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NARO (῾ο Νάρων, Ptol. 2.16.5 ; Plin. Nat. 3.26; Nar, Pomp. Mela, 2.3.13; Narenum, Geogr. Rav. 4.16: Narenta), a river of Illyricum, which Scylax (pp. 8, 9) describes as navigable from its [p. 2.400]mouth, for a distance of 80 stadia up to its “emporium” now Fort Opus, where there are some vestiges of Roman buildings. The MANII occupied this district. In the interior was a vast lake, extending to the AUTARIATAE A fertile island of 180 stadia in circuit was in the lake (Paludo Utovo, or Popovo). From this lake the river flowed, at a distance of one day's sail from the river ARION (Ἀρίων, Scylax, l.c.: Orubla; comp. Pouqueville, Voyage dans la Grèce, vol. i. p. 25.) This river formed the S. boundary of Dalmatia, and its banks were occupied by the Daorizi, Ardiaei and Paraei. (Strab. vii. pp. 315, 317.) These banks were famous in former times among the professors of pharmacy, who are advised by Nicander (Theriaca, 5.607) to gather the “Iris” there. (Plin. Nat. 13.2, 21.19; Theophr. ap. Athen. 15.681.) Strabo (vii. p.317) rejects the statement of Theopompus that the potters' clay of Chios and Thasos was found in the bed of the river. For the valley of the Narenta, see Wilkinson, Dalmatia and Montenegro, vol. ii. pp. 1--93.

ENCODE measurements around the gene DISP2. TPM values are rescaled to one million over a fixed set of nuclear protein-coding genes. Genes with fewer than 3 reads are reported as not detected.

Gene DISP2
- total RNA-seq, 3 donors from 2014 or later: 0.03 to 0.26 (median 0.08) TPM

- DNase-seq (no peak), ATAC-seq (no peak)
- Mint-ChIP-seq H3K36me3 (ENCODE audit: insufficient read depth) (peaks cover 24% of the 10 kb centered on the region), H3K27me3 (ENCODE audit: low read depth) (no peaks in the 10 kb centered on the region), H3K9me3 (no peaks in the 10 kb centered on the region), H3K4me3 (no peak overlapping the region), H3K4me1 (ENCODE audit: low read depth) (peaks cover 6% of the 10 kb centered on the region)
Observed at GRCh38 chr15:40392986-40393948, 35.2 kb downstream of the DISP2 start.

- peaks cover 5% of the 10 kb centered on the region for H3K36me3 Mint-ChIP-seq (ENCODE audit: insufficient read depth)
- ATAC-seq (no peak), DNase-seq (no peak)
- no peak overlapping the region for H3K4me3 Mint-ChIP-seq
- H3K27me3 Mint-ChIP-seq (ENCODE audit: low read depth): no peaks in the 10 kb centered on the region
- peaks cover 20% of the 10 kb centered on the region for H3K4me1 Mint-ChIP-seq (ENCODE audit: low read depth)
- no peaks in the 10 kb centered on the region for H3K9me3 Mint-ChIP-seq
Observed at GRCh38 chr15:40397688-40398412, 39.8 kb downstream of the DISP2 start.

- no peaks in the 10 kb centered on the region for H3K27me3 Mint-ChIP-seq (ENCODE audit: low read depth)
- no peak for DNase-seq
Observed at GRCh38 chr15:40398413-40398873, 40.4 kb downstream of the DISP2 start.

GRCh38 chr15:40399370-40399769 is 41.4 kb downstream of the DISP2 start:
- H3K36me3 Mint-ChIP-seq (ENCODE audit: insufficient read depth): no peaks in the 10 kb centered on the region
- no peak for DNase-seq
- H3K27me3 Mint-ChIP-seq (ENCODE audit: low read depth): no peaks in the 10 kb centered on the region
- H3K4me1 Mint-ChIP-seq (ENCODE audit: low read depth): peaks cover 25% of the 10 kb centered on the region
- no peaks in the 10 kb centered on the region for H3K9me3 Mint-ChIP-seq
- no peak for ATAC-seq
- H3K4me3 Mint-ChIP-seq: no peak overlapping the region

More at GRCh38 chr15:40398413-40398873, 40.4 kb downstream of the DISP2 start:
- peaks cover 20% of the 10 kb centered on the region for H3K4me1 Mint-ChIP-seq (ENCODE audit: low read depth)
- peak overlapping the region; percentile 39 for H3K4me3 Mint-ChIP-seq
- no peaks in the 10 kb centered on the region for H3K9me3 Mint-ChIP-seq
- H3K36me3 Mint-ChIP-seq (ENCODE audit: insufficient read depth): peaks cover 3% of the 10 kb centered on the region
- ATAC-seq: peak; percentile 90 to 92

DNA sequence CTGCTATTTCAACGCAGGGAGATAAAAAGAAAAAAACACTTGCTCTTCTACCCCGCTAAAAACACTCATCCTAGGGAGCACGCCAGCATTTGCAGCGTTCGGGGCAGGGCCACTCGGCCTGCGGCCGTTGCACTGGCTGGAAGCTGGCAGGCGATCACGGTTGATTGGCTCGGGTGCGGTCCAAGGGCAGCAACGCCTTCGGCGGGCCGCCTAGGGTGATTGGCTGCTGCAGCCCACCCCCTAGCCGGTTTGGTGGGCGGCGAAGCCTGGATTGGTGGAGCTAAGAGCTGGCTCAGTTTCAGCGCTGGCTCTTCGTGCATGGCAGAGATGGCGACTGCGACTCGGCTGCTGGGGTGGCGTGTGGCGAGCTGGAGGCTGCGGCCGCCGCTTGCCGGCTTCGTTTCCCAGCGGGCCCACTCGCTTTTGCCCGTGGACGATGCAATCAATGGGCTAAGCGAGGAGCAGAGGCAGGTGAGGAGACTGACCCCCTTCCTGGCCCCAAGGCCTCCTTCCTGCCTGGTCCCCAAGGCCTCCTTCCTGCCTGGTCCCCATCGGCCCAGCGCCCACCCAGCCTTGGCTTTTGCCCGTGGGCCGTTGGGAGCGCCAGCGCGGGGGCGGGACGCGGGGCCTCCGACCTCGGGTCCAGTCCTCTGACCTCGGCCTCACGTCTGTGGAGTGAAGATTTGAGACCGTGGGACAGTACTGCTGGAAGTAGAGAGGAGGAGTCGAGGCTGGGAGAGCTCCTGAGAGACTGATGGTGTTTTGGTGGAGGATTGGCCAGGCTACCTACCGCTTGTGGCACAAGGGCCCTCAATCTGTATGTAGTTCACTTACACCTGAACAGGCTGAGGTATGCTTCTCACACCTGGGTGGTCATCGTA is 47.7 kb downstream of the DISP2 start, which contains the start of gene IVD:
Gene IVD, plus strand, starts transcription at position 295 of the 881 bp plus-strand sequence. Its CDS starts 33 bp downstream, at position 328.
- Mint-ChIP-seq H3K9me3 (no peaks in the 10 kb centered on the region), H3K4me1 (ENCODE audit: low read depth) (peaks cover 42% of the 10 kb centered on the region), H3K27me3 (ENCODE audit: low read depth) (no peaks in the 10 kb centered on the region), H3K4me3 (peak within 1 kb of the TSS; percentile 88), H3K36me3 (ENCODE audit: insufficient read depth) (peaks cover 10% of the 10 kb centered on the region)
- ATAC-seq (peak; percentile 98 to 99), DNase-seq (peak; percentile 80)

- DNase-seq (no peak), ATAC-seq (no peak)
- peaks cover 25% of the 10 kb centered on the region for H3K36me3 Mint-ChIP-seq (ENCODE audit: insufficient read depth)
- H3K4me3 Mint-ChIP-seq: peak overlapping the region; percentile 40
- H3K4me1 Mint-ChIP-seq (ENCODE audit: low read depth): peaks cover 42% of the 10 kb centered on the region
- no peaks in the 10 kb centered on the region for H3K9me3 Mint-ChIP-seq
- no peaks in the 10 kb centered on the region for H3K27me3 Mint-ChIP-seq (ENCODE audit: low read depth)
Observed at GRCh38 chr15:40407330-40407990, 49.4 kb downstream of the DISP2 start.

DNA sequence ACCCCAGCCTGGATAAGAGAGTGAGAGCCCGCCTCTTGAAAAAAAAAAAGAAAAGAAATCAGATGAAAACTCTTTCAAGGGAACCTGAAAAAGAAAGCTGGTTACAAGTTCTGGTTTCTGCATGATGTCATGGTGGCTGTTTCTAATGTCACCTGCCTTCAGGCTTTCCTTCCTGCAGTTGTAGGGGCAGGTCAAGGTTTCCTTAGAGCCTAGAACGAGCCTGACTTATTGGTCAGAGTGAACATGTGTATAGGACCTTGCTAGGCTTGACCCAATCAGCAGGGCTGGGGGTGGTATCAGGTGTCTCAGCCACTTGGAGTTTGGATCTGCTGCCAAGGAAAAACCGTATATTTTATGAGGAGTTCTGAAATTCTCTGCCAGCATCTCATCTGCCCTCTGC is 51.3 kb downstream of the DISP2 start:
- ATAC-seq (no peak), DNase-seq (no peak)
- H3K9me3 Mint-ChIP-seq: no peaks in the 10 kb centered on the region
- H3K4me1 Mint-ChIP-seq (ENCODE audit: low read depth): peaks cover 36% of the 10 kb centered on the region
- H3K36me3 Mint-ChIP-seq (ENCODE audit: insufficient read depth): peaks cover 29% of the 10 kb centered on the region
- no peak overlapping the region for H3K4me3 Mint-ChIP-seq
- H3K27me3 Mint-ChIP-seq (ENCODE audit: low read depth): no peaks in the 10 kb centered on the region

hide References (4 total)
  • Cross-references from this page (4):
    • Pliny the Elder, Naturalis Historia, 21.19
    • Pliny the Elder, Naturalis Historia, 13.2
    • Pliny the Elder, Naturalis Historia, 3.26
    • Athenaeus, of Naucratis, Deipnosophistae, 15
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